Nexus Networks (Private) Limited - the holding company for the Nexus loyalty programme - is managed by John Keells Holdings and partnered by Nations Trust Bank (NTB).

Nexus loyalty card users also have the advantage of Nexus being the only online card. "We are online and Nexus is the only card that can boast of this facility. The Nexus outlets have Nexus terminals and points are awarded online, not manually," said Weerackoon.

Further, with the Nexus card, customers can go to any Nexus outlet to buy goods to the value of the points on the card without having to call the card centre or obtain a voucher.

"When it comes to redeeming points, this is a huge benefit that only Nexus offers," said Weerackoon.

The Nexus card can be used with any kind of transaction, be it cash or credit card. The added advantage of this is, in the event the credit card also offers points for usage, the cardholder can earn those points as well, resulting in a double benefit.

Nexus also has an exclusive partnership with American Express credit cards and as a result, all American Express credit cards issued by NTB have the Nexus programme inbuilt and therefore, cardholders do not have to carry two cards.

With this benefit, cardholders with American Express credit cards from NTB when buying goods on credit have the advantage of the credit transaction and the Nexus points transaction taking place simultaneously. Nexus points can also be redeemed with this card.

"All credit cards only give points, for redemption of points customers have to call the card centre and request a voucher. The points can be redeemed only once the customer receives the voucher. Being able to redeem points with the American Express credit card from NTB is another unique feature," said Weerackoon.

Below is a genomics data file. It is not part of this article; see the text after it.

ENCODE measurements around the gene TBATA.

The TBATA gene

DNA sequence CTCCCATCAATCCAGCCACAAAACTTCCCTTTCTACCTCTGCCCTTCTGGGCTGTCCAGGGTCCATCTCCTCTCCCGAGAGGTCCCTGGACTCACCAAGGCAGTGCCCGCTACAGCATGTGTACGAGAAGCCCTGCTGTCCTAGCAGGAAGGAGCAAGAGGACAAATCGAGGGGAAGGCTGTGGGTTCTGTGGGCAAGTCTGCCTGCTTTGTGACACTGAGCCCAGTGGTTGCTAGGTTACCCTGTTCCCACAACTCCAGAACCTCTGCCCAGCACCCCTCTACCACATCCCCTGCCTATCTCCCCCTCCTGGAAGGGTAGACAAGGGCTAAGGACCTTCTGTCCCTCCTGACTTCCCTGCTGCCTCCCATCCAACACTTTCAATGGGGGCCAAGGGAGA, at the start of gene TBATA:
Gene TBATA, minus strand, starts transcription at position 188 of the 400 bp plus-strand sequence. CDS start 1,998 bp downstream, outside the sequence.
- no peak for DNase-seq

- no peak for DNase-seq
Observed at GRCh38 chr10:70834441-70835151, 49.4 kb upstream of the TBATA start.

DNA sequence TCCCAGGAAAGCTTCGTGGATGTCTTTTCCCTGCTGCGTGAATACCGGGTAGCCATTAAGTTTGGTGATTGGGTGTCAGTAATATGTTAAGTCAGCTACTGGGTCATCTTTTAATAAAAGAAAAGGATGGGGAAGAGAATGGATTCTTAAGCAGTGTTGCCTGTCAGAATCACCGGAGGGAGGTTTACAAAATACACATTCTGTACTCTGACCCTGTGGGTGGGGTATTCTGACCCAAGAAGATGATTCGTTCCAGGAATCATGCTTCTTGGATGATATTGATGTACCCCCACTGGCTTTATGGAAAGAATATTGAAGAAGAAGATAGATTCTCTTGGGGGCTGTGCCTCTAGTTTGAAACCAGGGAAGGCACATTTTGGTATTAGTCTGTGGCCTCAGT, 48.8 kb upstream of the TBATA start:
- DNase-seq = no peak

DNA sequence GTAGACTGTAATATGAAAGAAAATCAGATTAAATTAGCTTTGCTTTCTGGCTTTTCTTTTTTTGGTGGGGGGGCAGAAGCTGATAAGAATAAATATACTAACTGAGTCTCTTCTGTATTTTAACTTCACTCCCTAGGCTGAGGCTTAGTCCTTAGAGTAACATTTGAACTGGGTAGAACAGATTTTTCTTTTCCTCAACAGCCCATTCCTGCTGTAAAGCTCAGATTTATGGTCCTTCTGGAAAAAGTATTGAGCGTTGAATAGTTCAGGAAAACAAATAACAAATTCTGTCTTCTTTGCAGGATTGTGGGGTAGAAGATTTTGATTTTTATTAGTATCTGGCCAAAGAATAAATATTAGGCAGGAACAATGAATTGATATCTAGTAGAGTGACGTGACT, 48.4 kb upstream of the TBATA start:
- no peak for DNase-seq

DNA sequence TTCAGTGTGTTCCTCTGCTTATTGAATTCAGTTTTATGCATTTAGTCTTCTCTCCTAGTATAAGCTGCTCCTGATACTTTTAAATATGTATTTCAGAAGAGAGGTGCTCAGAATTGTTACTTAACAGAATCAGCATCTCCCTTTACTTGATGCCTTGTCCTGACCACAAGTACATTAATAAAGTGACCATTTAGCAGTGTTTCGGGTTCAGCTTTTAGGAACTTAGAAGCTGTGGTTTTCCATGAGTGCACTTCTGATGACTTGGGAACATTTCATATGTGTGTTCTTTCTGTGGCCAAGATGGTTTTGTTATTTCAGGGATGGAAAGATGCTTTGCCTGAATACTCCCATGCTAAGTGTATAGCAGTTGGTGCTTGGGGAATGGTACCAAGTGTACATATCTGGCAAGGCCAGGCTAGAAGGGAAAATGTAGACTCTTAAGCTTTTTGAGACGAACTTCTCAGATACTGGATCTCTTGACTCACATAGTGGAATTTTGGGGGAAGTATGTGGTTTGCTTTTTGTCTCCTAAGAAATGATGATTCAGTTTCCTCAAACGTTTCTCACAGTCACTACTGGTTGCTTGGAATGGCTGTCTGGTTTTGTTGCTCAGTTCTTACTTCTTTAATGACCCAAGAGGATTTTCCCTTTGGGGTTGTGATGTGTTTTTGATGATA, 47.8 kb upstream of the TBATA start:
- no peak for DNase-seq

Nexus also has a co-branded tie-up with Dialog GSM, with regard to Dialog GSM's Club Vision members. With this, once a Nexus cardholder registers his/her card with Dialog GSM and pays the phone bills on time, the points are loaded on automatically.

To top it all off, Nexus Networks is now carrying out a bonus campaign during September and October where some Nexus outlets - DHL, Elephant Super Pola, Medi Calls, LMD, Abans, Odel, Wickramarachchi Opticians, Beyond Basix, The Parfumerie, Keells Super, Autodrome - will double the number of points that are awarded.

"With this bonus campaign, we tell the customers to keep collecting points and in November and December, we will have a redemption plan. When redeeming points during this period, customers would be given more value for their points. For example, if the points collected equal Rs. 500, the customer will get a value of Rs. 750 and there will be a lot of attractive redemption offers," said Weerackoon.

"The host of benefits offered by Nexus makes the Nexus loyalty card not an option, but a must have card for the customer because at the end of the day, it is the customer who benefits," asserted Weerackoon.